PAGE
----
Childminding spaces in Scotland fall by 10,000 in five years as profession suffers decline
Childminding places in Scotland have fallen by more than 10,000 in five years as charity bosses call for an immediate national response from the Scottish Government.
Official statistics published by the care inspectorate show that Scotland’s childminding workforce has declined by 30 per cent in the five years up to December 2021.
Some 1,671 childminding businesses have been lost, resulting in 10,310 fewer places for families in Scotland, according to the early learning and childcare statistics.
And the decline is accelerating, with a 9 per cent fall experienced in the past year alone, with a loss of 397 childminding businesses and more than 2,500 places for families.
Graeme McAlister, chief executive of the Scottish Childminding Association (SCMA), has said the figures make “grim reading” as the reduction in businesses means a direct loss of high-quality childcare places.
The charity believe the childminding spaces lost will be even higher in the nine months since December last year.
The workforce decline comes during the expansion of the Scottish Government’s provision of funded early learning and childcare (ELC) for eligible two, three and four-year-olds.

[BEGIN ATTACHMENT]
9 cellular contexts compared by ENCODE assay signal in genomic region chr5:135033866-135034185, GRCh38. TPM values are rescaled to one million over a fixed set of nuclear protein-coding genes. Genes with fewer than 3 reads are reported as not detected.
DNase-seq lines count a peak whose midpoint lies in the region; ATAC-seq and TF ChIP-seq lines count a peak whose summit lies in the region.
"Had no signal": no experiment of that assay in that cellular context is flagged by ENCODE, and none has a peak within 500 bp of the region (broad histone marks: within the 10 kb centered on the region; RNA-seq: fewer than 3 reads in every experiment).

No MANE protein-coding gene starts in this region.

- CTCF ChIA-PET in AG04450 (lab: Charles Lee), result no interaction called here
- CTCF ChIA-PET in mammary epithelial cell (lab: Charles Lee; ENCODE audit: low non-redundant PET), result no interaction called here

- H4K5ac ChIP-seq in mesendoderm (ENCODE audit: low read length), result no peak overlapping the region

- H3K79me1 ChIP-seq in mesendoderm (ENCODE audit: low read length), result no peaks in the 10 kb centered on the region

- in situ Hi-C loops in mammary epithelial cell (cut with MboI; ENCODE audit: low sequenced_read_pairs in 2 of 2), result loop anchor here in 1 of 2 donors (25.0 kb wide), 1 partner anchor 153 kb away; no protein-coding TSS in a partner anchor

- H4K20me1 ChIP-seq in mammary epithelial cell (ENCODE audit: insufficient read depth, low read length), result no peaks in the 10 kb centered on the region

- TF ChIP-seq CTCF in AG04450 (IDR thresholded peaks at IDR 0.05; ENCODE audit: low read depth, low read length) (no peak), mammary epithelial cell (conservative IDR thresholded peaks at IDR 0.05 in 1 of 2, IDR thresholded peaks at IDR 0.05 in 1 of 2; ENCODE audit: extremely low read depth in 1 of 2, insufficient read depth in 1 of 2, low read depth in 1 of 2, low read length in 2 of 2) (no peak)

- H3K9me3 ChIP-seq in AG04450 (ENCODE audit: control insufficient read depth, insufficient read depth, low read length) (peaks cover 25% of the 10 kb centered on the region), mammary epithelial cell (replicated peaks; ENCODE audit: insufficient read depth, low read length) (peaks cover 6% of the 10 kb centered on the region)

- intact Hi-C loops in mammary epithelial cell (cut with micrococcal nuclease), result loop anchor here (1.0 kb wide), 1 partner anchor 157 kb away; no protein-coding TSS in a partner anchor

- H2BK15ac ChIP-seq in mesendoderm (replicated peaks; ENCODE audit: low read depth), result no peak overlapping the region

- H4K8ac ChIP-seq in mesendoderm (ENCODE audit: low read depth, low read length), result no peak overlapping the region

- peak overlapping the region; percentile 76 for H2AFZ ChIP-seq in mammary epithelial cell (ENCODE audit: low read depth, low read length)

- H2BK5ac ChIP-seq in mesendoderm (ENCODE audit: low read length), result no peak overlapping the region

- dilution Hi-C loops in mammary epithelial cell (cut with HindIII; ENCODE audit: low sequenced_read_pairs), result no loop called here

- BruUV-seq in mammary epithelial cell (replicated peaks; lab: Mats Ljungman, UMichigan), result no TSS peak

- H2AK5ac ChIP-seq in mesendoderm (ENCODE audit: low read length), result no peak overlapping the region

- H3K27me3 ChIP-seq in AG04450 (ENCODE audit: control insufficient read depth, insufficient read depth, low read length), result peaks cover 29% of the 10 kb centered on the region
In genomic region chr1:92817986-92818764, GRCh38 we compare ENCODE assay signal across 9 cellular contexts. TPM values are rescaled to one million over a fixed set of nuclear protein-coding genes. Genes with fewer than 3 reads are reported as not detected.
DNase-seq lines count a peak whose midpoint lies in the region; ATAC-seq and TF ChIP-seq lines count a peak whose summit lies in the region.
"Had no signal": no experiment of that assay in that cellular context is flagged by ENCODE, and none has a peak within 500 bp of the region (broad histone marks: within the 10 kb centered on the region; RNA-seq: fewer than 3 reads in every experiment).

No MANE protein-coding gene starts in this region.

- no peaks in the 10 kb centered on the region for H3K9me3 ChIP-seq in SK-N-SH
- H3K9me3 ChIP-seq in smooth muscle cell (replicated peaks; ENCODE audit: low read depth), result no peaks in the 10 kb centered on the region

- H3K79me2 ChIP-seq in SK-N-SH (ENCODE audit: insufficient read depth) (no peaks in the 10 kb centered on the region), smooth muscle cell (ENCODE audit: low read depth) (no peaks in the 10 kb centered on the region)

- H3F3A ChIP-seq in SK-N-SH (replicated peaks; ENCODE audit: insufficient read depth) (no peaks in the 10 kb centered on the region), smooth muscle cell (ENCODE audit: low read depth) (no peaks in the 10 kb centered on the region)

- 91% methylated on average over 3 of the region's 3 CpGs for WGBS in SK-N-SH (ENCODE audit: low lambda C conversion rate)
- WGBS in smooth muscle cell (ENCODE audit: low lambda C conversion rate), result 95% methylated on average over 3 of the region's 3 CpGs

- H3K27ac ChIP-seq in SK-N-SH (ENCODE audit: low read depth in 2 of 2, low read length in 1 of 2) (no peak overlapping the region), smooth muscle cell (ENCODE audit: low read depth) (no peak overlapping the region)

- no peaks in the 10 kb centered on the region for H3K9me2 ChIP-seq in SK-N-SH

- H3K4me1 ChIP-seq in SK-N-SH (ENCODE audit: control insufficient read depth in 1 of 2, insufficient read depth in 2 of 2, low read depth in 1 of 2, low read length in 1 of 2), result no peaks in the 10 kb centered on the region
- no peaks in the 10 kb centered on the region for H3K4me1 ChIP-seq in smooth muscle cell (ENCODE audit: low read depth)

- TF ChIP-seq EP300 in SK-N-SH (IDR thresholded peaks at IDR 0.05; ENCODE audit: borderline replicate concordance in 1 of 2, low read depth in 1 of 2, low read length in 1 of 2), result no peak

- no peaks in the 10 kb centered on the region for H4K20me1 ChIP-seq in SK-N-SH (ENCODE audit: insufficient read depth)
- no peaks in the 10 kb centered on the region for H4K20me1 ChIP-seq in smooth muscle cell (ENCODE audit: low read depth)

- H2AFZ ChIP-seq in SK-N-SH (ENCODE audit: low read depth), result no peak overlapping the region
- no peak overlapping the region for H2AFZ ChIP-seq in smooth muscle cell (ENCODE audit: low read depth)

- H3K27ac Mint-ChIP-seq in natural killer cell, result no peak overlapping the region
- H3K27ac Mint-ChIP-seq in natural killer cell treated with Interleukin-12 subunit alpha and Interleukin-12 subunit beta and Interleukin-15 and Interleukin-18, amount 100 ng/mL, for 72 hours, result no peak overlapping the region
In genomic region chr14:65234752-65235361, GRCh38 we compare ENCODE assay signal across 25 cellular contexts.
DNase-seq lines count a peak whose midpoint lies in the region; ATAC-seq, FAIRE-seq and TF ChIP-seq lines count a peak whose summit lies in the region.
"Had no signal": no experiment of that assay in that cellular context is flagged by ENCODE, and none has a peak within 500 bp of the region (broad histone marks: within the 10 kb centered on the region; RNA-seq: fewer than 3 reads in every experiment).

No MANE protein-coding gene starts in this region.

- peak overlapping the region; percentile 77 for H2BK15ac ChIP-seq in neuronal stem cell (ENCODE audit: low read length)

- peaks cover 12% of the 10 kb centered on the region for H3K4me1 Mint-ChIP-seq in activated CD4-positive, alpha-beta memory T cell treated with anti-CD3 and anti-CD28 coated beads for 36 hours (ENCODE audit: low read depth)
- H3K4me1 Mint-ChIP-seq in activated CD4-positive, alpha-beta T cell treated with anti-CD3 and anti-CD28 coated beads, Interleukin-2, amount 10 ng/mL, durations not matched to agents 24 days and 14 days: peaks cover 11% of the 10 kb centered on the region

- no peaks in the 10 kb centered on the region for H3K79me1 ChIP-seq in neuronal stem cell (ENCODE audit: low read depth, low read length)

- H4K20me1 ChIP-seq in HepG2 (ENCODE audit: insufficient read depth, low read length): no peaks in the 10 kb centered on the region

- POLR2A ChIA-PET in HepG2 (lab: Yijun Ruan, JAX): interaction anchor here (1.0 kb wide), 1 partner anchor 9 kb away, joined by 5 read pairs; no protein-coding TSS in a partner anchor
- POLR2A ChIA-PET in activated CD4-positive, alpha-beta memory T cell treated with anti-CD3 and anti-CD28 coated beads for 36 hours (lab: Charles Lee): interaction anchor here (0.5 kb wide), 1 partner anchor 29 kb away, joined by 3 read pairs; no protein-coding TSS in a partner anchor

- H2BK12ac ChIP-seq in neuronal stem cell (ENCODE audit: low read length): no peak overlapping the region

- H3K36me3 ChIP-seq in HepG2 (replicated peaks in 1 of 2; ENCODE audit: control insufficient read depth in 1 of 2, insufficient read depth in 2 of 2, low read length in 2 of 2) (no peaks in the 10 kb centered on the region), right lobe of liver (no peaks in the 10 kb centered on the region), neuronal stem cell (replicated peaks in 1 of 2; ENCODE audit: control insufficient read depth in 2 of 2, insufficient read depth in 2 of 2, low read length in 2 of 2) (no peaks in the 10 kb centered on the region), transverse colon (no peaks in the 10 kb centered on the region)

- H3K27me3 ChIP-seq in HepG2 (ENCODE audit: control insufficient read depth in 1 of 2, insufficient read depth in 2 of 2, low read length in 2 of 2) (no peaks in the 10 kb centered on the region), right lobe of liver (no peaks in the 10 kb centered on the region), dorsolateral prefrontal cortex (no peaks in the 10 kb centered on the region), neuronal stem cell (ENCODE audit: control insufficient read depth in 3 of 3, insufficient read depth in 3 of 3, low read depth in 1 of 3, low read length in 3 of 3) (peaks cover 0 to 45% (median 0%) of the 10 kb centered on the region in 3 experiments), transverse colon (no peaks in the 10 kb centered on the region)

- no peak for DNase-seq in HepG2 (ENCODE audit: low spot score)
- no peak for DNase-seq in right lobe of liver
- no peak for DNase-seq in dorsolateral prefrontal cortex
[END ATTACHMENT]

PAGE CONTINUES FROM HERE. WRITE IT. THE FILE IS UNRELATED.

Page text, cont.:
Mr McAlister said the implementation has had a devastating effect on the childminding workforce.
The organisation advised the Government of the urgent need for a national childminder recruitment campaign in 2019 – however, the recommendation was not accepted.
Mr McAlister said: “Acute shortages of childminding are being reported around the country as demand from parents and carers considerably exceeds supply for this unique, high-quality, flexible form of childcare and family support delivered in a home setting.
“The decline in the workforce is accelerating and the loss of much-needed childminding businesses and childminding places for working families cannot be sustained.
“The situation is now critical and demands an immediate national response tackling the issues adversely affecting both recruitment and retention.”
The charity is now urging the Government to expand a piloted recruitment drive for childminders in remote and rural areas to all over Scotland.
The Scottish Rural Childminding Partnership (SRCP) aims to recruit 100 childminders in rural local authorities where the lack of spaces is even more pronounced.
Mr McAlister said: “SCMA is solutions-focused and has led the way in partnership with others in piloting a supported method of recruiting new childminders into the sector in remote and rural areas.
“While still a pilot, ongoing progress is very promising and it is clear that this needs to be scaled up, extended and resources across the whole of Scotland as a national priority.”
The organisation also gave evidence at parliamentary committees before the summer recess where the issue of increased bureaucracy and paperwork was impacted childminders, causing them to leave the profession.
The Scottish Government has been contacted for comment.
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